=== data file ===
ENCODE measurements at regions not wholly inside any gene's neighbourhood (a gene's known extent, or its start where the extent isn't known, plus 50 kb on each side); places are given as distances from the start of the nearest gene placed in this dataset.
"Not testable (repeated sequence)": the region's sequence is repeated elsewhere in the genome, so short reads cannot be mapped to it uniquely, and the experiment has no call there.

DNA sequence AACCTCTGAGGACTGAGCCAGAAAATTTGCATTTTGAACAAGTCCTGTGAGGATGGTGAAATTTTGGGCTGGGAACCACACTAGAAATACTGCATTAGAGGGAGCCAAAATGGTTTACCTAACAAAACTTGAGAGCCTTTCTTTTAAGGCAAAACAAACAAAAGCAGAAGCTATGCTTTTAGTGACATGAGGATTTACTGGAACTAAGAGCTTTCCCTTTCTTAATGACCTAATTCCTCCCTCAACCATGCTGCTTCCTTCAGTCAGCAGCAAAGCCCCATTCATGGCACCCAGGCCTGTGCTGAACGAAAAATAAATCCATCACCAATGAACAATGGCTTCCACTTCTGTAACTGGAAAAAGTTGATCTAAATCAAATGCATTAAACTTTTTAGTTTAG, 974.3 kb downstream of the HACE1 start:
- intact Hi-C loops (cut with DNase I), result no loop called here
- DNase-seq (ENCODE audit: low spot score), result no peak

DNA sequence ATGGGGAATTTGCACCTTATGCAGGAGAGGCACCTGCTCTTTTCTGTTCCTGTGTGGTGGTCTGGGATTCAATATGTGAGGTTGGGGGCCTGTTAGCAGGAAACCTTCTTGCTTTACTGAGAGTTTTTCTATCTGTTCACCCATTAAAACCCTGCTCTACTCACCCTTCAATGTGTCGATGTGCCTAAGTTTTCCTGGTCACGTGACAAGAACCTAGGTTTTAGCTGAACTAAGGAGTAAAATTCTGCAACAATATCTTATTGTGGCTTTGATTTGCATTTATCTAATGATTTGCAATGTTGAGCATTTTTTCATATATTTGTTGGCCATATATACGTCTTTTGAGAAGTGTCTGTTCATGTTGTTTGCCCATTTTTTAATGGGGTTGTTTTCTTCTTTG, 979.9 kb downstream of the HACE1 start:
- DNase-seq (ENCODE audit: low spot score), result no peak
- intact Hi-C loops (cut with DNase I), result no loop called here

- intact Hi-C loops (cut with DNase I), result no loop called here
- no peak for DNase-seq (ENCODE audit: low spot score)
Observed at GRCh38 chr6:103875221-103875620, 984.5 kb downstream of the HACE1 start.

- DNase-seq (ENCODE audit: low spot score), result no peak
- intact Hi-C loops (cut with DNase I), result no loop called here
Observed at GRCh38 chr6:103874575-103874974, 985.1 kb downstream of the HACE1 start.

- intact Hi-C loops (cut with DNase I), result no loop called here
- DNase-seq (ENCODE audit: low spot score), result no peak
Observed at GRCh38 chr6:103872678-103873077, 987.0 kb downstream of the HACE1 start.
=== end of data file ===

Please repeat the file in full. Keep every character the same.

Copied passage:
ENCODE measurements at regions not wholly inside any gene's neighbourhood (a gene's known extent, or its start where the extent isn't known, plus 50 kb on each side); places are given as distances from the start of the nearest gene placed in this dataset.
"Not testable (repeated sequence)": the region's sequence is repeated elsewhere in the genome, so short reads cannot be mapped to it uniquely, and the experiment has no call there.

DNA sequence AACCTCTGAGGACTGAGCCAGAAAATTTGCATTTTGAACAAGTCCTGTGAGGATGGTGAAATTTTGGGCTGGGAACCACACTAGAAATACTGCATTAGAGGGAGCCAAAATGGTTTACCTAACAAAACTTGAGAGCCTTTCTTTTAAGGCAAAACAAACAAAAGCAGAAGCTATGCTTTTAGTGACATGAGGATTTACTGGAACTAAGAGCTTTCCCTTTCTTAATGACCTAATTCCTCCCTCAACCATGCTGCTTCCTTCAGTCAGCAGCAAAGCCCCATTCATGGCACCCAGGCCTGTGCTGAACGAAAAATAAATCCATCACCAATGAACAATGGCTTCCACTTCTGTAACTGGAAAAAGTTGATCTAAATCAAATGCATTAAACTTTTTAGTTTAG, 974.3 kb downstream of the HACE1 start:
- intact Hi-C loops (cut with DNase I), result no loop called here
- DNase-seq (ENCODE audit: low spot score), result no peak

DNA sequence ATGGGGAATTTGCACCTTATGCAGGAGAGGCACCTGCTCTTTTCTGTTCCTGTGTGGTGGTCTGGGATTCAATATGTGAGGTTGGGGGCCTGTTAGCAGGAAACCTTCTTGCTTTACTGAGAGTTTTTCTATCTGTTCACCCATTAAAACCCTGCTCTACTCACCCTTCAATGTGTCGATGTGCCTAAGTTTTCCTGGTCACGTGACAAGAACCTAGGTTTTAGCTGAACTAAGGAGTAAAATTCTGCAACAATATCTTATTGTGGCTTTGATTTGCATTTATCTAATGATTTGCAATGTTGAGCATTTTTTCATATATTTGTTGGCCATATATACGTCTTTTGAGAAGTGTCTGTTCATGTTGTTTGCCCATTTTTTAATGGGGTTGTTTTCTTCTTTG, 979.9 kb downstream of the HACE1 start:
- DNase-seq (ENCODE audit: low spot score), result no peak
- intact Hi-C loops (cut with DNase I), result no loop called here

- intact Hi-C loops (cut with DNase I), result no loop called here
- no peak for DNase-seq (ENCODE audit: low spot score)
Observed at GRCh38 chr6:103875221-103875620, 984.5 kb downstream of the HACE1 start.

- DNase-seq (ENCODE audit: low spot score), result no peak
- intact Hi-C loops (cut with DNase I), result no loop called here
Observed at GRCh38 chr6:103874575-103874974, 985.1 kb downstream of the HACE1 start.

- intact Hi-C loops (cut with DNase I), result no loop called here
- DNase-seq (ENCODE audit: low spot score), result no peak
Observed at GRCh38 chr6:103872678-103873077, 987.0 kb downstream of the HACE1 start.